Some traders on Wall Street will be getting much smaller bonuses this year. Even with that pay cut, though, they're still making way more than your typical brain surgeon or four-star general. After ten years on Wall Street, merger bankers make about $2 million, a salary that's ten times bigger than that of an equally-veteran cancer researcher, Bloomberg's Danielle Kucera and Christine Harper report. Even after the financial crisis in 2008, when traders began getting more of their bonuses paid in stock and restricted cash, "there's little sign the gap with Main Street is narrowing."

The pay gap between the financial industry and pretty much everyone else narrowed for years after the Great Depression, but it's too soon to tell whether that will happen in response to this recession, Kucera and Harper report. For now, though, the incentives to work on Wall Street are so high that it attracts the most talented people. Naturally, the blogging world has a few things to say about this.

  • Blame Wall Street for Cancer, New York's Nitasha Tiku writes. "If earning potential reflects a profession's worth in society, then we as a whole value creating wealth off of beefing up corporations and perpetuating our dependence on fossil fuels more than we value the ability to provide health care for intractable illnesses. Another way to look at it would be that it's all Wall Street's fault that there is no cure for cancer."
  • Interesting Timing, Dealbreaker's Bess Levin notes.
As we've discussed at length, bonus expectations this year are not very good, should you be employed by a bank. Even those at hedge funds and private equity firms, where numbers aren't expected to be nearly as bad, will likely have something to complain about ... A week or so ahead of numbers being officially communicated, Bloomberg has whipped up a chart comparing the pay of traders and M&A bankers to those of some totally randomly selected professions (brain surgeons, cancer researchers, aerospace engineers, 4-star generals with thirty-four years experience) where employees make less and told the former group to 'take solace' in the disparity. It almost seems as though some sort of message is being sent!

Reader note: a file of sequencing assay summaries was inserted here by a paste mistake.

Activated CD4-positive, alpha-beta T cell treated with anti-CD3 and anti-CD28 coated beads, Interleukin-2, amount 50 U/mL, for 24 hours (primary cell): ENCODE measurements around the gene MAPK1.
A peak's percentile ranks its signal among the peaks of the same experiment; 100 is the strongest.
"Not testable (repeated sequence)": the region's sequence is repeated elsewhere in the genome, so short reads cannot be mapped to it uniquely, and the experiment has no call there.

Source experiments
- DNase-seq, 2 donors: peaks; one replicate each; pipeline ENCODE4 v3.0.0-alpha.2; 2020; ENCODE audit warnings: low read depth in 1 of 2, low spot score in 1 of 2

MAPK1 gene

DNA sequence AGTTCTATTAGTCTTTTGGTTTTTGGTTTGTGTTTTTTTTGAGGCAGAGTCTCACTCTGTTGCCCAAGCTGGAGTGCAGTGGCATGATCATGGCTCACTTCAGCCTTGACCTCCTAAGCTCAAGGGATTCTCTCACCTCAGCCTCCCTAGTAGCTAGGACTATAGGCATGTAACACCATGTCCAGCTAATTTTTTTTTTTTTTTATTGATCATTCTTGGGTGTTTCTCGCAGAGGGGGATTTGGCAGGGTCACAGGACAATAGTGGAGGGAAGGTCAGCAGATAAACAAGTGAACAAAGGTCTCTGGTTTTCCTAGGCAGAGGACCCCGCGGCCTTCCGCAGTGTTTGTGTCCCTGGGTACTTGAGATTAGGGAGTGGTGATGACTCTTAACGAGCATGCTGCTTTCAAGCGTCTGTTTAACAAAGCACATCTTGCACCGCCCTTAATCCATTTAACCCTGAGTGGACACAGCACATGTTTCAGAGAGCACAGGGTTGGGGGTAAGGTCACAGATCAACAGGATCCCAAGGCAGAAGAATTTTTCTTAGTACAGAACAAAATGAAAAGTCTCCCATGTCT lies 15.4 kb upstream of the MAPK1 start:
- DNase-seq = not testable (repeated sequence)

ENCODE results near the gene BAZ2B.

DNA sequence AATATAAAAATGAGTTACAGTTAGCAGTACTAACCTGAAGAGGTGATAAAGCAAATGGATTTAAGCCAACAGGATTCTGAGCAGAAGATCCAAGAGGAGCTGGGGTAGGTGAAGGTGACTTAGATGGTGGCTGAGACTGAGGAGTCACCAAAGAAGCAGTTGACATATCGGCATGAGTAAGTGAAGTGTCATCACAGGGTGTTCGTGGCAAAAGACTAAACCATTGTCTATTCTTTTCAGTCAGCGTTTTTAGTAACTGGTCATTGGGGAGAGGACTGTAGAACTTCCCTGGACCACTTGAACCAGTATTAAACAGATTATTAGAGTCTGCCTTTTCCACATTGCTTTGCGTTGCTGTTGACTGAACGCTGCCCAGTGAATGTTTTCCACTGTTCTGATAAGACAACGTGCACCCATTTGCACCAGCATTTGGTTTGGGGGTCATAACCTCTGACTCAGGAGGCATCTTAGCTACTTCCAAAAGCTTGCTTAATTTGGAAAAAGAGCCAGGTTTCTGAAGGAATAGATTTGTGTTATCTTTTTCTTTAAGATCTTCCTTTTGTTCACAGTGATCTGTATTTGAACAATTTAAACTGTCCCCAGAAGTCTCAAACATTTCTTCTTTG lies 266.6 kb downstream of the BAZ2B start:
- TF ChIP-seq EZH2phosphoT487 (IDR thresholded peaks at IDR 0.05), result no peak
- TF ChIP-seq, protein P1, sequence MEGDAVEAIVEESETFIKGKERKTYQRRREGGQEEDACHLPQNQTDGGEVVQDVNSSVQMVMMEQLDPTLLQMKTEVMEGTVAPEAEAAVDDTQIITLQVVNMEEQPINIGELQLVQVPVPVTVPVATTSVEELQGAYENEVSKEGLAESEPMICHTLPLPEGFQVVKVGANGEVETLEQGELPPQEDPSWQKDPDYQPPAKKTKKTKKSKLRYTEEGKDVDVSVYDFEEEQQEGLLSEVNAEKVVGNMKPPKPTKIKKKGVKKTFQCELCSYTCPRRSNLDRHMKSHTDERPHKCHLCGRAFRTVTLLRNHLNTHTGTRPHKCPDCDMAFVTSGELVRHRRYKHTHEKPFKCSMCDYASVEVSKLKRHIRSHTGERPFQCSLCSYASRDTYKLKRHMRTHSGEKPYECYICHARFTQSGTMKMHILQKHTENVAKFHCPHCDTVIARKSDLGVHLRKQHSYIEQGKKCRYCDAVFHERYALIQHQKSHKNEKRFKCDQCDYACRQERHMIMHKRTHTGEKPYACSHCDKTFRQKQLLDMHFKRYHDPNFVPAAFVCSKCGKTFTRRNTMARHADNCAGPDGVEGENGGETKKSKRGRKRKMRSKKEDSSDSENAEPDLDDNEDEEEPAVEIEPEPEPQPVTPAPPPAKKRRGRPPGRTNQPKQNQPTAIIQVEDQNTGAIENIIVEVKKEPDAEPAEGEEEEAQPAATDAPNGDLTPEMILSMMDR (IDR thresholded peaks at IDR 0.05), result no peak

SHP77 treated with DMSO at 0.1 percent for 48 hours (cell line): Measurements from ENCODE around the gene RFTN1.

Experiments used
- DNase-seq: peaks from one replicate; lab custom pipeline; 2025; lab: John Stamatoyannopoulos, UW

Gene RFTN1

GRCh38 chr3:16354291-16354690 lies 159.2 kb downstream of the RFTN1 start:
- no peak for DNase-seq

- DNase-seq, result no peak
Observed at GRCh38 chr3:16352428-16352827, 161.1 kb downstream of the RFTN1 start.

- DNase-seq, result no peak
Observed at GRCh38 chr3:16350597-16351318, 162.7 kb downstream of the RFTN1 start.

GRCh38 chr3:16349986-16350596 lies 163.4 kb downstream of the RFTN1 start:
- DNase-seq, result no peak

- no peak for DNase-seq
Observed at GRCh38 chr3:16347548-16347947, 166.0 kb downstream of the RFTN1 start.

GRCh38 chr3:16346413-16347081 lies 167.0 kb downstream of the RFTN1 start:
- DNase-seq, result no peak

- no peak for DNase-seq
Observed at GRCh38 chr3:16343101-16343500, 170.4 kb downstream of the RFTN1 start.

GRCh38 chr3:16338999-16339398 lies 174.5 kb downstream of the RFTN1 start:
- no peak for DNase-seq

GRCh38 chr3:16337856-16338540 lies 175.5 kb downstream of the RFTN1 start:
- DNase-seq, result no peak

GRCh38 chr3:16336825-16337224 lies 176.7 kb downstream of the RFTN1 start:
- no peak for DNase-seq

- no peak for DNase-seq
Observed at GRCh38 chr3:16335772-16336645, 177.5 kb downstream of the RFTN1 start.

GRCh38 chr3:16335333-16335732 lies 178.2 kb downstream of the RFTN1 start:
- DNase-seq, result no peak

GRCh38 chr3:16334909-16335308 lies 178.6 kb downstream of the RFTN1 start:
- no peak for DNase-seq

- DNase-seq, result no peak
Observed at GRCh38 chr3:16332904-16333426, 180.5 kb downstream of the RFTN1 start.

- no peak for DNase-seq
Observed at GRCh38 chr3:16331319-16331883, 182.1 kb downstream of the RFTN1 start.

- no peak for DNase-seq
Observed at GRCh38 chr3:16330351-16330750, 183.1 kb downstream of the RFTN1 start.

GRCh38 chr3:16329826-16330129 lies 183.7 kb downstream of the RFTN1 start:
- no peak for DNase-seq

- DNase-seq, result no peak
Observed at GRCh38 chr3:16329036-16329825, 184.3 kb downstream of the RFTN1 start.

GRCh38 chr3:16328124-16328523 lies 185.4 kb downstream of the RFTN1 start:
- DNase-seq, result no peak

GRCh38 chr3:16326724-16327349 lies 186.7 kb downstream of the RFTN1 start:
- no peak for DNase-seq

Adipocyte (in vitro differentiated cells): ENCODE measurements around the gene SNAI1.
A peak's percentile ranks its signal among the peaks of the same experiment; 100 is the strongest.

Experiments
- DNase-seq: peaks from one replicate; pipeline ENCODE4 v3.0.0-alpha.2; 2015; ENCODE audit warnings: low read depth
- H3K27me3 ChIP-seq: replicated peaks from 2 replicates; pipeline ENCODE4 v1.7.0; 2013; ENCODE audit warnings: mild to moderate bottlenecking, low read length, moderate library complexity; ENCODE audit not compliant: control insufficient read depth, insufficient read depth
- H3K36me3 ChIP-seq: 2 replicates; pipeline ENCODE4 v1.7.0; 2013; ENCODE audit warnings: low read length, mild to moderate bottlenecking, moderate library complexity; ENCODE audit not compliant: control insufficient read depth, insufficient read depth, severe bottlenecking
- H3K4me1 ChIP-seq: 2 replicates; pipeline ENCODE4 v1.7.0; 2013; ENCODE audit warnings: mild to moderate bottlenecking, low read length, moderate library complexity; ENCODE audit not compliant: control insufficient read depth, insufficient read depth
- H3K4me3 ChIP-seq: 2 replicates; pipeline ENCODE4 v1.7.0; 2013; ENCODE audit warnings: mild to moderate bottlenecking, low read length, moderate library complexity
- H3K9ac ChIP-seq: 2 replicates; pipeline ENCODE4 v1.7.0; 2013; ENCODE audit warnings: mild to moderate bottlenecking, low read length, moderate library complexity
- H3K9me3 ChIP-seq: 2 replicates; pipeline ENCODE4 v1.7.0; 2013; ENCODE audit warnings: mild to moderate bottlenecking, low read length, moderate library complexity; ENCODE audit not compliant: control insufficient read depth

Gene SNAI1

• This Is What's Wrong With Society, San Diego Reader's Don Bauder writes. These statistics are "like a fever thermometer registering 107 degrees. ... Despite the yawning gap, you can hear Wall Streeters complaining about declining bonuses. The Bloomberg story did not mention that the big Wall Street houses paying such lavish compensation were bailed out by U.S. taxpayers. Nor did the story mention that many on Wall Street--such as those arranging mergers and leveraged buyouts--actually DETRACT from the economy, and others add nothing to it. This is just more evidence that the U.S. has moved from product engineering to financial engineering--a one-way ticket to economic perdition."
  • This Is a New Pattern, Naked Capitalism's Yves Smith adds. "In the stone ages of my youth, top earners in investment banking were on a par roughly with top heart surgeons and when someone became a partner at Goldman, his cash compensation fell sharply. The old line was that partners lived poor and died rich." In addition to sucking the most ambitious into finance, "One of the perverse elements of the pay escalation in finance is that more dollars are being thrown at social signaling. Anthropologists would have a field day. To a significant degree, top end goods have been repriced upwards to reflect competition for the same assets (paintings, luxury goods, prime residential real estate), with admittedly some new creature comforts now on the list (private jets)."